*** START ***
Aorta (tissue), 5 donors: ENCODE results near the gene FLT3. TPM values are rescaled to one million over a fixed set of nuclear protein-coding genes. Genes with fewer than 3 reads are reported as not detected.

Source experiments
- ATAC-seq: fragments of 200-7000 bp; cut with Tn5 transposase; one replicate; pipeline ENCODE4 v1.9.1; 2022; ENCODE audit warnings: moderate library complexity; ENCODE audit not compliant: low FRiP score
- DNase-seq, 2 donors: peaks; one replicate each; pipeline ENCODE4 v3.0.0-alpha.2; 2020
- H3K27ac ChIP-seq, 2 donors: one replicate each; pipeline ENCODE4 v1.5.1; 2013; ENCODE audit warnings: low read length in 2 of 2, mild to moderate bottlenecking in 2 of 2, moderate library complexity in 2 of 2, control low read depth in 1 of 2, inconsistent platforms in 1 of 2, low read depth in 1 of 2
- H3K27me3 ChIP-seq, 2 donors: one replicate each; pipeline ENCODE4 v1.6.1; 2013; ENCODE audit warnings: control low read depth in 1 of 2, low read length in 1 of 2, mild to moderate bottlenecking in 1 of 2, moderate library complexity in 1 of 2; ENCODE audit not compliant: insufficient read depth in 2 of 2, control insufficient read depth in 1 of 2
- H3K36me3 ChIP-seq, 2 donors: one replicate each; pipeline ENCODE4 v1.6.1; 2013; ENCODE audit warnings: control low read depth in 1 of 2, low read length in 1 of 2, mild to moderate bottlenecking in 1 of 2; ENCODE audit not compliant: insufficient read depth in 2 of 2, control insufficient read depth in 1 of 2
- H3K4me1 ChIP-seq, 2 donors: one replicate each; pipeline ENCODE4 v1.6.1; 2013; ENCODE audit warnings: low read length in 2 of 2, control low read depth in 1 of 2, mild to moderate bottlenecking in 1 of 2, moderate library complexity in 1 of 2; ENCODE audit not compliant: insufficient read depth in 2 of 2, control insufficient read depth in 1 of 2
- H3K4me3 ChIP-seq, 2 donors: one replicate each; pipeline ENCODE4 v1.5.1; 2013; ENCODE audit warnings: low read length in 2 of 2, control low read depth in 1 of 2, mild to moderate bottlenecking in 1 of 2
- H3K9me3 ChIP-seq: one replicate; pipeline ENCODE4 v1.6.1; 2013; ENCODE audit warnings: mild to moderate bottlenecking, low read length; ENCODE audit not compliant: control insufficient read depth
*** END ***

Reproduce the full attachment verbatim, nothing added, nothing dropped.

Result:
Aorta (tissue), 5 donors: ENCODE results near the gene FLT3. TPM values are rescaled to one million over a fixed set of nuclear protein-coding genes. Genes with fewer than 3 reads are reported as not detected.

Source experiments
- ATAC-seq: fragments of 200-7000 bp; cut with Tn5 transposase; one replicate; pipeline ENCODE4 v1.9.1; 2022; ENCODE audit warnings: moderate library complexity; ENCODE audit not compliant: low FRiP score
- DNase-seq, 2 donors: peaks; one replicate each; pipeline ENCODE4 v3.0.0-alpha.2; 2020
- H3K27ac ChIP-seq, 2 donors: one replicate each; pipeline ENCODE4 v1.5.1; 2013; ENCODE audit warnings: low read length in 2 of 2, mild to moderate bottlenecking in 2 of 2, moderate library complexity in 2 of 2, control low read depth in 1 of 2, inconsistent platforms in 1 of 2, low read depth in 1 of 2
- H3K27me3 ChIP-seq, 2 donors: one replicate each; pipeline ENCODE4 v1.6.1; 2013; ENCODE audit warnings: control low read depth in 1 of 2, low read length in 1 of 2, mild to moderate bottlenecking in 1 of 2, moderate library complexity in 1 of 2; ENCODE audit not compliant: insufficient read depth in 2 of 2, control insufficient read depth in 1 of 2
- H3K36me3 ChIP-seq, 2 donors: one replicate each; pipeline ENCODE4 v1.6.1; 2013; ENCODE audit warnings: control low read depth in 1 of 2, low read length in 1 of 2, mild to moderate bottlenecking in 1 of 2; ENCODE audit not compliant: insufficient read depth in 2 of 2, control insufficient read depth in 1 of 2
- H3K4me1 ChIP-seq, 2 donors: one replicate each; pipeline ENCODE4 v1.6.1; 2013; ENCODE audit warnings: low read length in 2 of 2, control low read depth in 1 of 2, mild to moderate bottlenecking in 1 of 2, moderate library complexity in 1 of 2; ENCODE audit not compliant: insufficient read depth in 2 of 2, control insufficient read depth in 1 of 2
- H3K4me3 ChIP-seq, 2 donors: one replicate each; pipeline ENCODE4 v1.5.1; 2013; ENCODE audit warnings: low read length in 2 of 2, control low read depth in 1 of 2, mild to moderate bottlenecking in 1 of 2
- H3K9me3 ChIP-seq: one replicate; pipeline ENCODE4 v1.6.1; 2013; ENCODE audit warnings: mild to moderate bottlenecking, low read length; ENCODE audit not compliant: control insufficient read depth